This idea that needs to become reality. Dirt bike racing is unfortunately a sport that looks much easier than it actually is. We all know it as one of the most physically demanding tasks on earth, but to the casual viewer, it looks like—as you’ve not doubt heard—the engine is doing all the work.
Further, the sport doesn’t offer much in the way of in-race analysis, because no one has radio communication with the riders, there aren’t timeouts, and teams, riders, and trainers keep info very close to the vest.
Big data might be coming to moto, though. It’s actually already here courtesy of GPS devices like LITPro, which we’ve featured data from on this website and in the pages of Racer X Illustrated. LITPro is a device that mounts to a rider’s helmet and offers super-precise GPS tracking—it can tell the difference between two lines in a corner just inches apart, and which line was faster. LitPro can also connect to biometric data such as heart rate monitors. Two years ago, I stopped by the Baker’s Factory in Florida and saw LITPro’s Michael Ford working with Marvin Musquin and Jason Anderson, tracking line choice, speed, and heart rate in real time. He stood next to the track with an iPad, and we watched them ride with a layer of info unheard of until this point. (Also, Siri announced each rider’s lap time, which was hilarious.)
LITPro has slowly integrated into TV coverage of Monster Energy Supercross and Lucas Oil Pro Motocross ever since (and then Garmin added another layer in the Nationals this year by incorporating a helmet camera into the GPS unit). None of the info was relayed live, though; instead data would come from practice or the previous moto.
Sounds like the folks at Feld Motor Sports and Fox Sports used the Monster Energy Cup to experiment with live analysis. Fans could view rider heart rates live on the Sam Boyd Stadium big screen, and the event served as a test to see if it could work on the TV coverage. Imagine viewing each rider’s heart rate in real time during the show!
Today, a story ran in Forbes Sports Money section outlining the plan.
At Saturday's showcase, data compiled by LITPro from Musquin's helmet was channeled through the stadium's WiFi network to an FS2 production truck, which projected the statistics on the stadium's big screen located above the track's split starting gates. Following the successful test run, there is a strong likelihood that the analytics could be integrated into Monster Energy Supercross broadcasts as soon as January for the start of the 2018 campaign, said Michael Ford, co-founder and president at LITPro. Just as a Major League Baseball telecast can incorporate Aaron Judge's exit velocity and launch angle on a 450-foot home run into its production, Monster Energy Supercross may be able to do the same with Musquin's heart rate data over a critical portion of a race.
No wonder someone from the press actually asked Marvin Musquin a question about his heart rate after the event. The data was actually available as a talking point.
Marvin, congratulations. In terms of your biometric data, you were able to keep your heartrate pretty consistent between in a range of 170 to 180 beats per minute. With the one mil on the line, how were you able to stay so calm? Can you attribute that to how hard you trained in the weeks leading up to the event?
Musquin: The effort was the same on the third moto than the first and second. That’s why the heartrate was the same. I don’t think it would have changed anything. The third moto was the exact same moto as the second one where Jason was behind and pushing really hard. I just wanted to keep that little gap and be consistent. It was pretty easy to mess up that rhythm section we were talking about. Jason was really fast, too, behind me. So, like Jason said, we haven’t been riding much after the outdoor season. We all took a break. The heartrate, the breathing was pretty high, even though it’s only 10 lappers. We were pushing super hard. Could definitely feel the breathing was really high.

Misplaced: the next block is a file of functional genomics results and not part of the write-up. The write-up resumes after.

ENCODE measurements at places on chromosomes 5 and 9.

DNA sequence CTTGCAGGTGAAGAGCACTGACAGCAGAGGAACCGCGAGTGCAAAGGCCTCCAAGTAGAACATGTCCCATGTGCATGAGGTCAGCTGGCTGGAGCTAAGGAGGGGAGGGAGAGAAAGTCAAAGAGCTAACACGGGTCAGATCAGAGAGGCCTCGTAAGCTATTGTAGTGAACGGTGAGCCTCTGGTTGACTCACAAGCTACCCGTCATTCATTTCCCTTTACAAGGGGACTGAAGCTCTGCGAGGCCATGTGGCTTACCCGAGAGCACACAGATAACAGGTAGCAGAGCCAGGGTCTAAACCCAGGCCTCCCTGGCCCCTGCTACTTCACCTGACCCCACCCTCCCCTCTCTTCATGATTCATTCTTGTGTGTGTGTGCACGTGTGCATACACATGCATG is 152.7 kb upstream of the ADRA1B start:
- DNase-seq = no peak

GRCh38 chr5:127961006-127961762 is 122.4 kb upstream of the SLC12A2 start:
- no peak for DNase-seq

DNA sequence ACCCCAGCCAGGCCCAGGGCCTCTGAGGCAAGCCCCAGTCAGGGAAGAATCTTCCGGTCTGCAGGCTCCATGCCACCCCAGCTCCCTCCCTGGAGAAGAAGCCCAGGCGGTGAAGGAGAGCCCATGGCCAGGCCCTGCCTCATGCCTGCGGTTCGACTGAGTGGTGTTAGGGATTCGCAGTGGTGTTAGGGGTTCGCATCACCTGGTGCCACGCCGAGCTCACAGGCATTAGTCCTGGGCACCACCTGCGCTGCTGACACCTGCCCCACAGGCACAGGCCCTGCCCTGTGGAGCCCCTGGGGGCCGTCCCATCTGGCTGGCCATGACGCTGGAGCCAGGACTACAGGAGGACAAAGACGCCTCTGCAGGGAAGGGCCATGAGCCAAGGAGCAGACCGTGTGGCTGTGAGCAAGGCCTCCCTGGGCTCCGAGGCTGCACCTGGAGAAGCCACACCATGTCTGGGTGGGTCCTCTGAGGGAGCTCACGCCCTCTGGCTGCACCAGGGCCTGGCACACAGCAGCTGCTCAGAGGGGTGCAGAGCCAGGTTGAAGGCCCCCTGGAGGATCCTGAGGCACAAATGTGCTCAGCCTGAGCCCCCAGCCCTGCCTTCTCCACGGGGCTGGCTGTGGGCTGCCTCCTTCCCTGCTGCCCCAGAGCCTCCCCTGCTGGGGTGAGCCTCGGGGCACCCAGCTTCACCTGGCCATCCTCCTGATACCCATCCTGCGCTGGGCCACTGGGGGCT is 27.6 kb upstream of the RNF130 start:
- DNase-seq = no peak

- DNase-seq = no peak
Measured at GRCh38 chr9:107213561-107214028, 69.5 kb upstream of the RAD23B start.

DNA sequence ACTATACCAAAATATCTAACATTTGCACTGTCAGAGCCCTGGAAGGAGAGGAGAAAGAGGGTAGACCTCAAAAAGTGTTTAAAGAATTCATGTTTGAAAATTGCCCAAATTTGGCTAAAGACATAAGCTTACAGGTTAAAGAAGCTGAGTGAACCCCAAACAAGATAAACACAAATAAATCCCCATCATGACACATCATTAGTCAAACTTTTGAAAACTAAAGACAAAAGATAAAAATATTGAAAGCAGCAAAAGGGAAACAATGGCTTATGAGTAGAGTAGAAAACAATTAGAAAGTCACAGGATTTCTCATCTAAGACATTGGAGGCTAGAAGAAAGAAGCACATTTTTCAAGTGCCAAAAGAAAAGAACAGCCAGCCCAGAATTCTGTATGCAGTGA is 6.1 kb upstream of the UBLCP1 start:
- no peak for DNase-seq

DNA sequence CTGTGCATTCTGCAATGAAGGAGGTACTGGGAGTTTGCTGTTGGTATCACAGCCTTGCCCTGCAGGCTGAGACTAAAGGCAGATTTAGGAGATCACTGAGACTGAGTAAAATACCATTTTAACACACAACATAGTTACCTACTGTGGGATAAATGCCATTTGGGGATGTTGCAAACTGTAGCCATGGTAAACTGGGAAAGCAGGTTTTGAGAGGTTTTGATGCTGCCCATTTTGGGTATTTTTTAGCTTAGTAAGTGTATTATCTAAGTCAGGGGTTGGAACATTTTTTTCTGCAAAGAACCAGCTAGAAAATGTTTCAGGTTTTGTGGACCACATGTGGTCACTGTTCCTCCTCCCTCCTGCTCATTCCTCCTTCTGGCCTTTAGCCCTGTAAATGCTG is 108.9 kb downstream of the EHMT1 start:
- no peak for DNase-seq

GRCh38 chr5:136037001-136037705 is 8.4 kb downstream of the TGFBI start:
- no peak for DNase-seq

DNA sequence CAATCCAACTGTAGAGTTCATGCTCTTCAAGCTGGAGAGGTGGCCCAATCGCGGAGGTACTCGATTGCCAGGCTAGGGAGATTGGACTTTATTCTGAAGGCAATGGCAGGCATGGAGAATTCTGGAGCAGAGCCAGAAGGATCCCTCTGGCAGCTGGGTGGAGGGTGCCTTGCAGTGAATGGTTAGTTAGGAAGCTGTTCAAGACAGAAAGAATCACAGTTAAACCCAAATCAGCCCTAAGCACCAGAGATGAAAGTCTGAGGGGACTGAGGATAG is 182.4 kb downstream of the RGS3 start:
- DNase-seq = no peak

If the data does become a talking point for the public, there are some key things to note. On that day at the Baker’s factory, Ford explained that every athlete’s heart rate is different, and making direct comparisons from one to another isn’t valid. One rider could operate at a high heart rate yet not feel as winded as riders running at a lower heart rate. That day in Florida, I remember Musquin’s rate was consistently higher than Anderson’s—but I was told that’s just how it works for him, and it didn’t mean he was in worse shape or experiencing more fatigue. Everyone’s body works differently.
What the heart rate data will do, though, is create a profile for each rider. Watching a rider’s heart rate on lap three and comparing it to lap 12 of a supercross main could be very interesting. If you rider usually operates at 170-180 and suddenly goes 190, you know he’s in trouble.
The Forbes story marvels at Musquin’s ability to keep his heart rate in check despite having a million dollars on the line, but I’d venture to guess that when a rider is out there in the moment, his heart rate won’t jump dramatically because of a payday. The physical work takes care of that, and as Marvin said, he was doing the same physical work in all three mains. But I’d bet his heart rate was higher before the gate dropped for race three than it was for race two. We had LitPro data hooked to Shane McElrath as Loretta’s years ago, and his heart rate spiked the moment the card turned sideways, before the gate even dropped.
Also, trainers say that even the track surface has a big impact. Slippery tracks require less aggression with acceleration and breaking—so heart rates are lower.
Many, many talking points can be gleaned from this data—in much the same way TV analysts and armchair quarterbacks do in other sports. This is an idea that’s time has come—let’s hope it happens.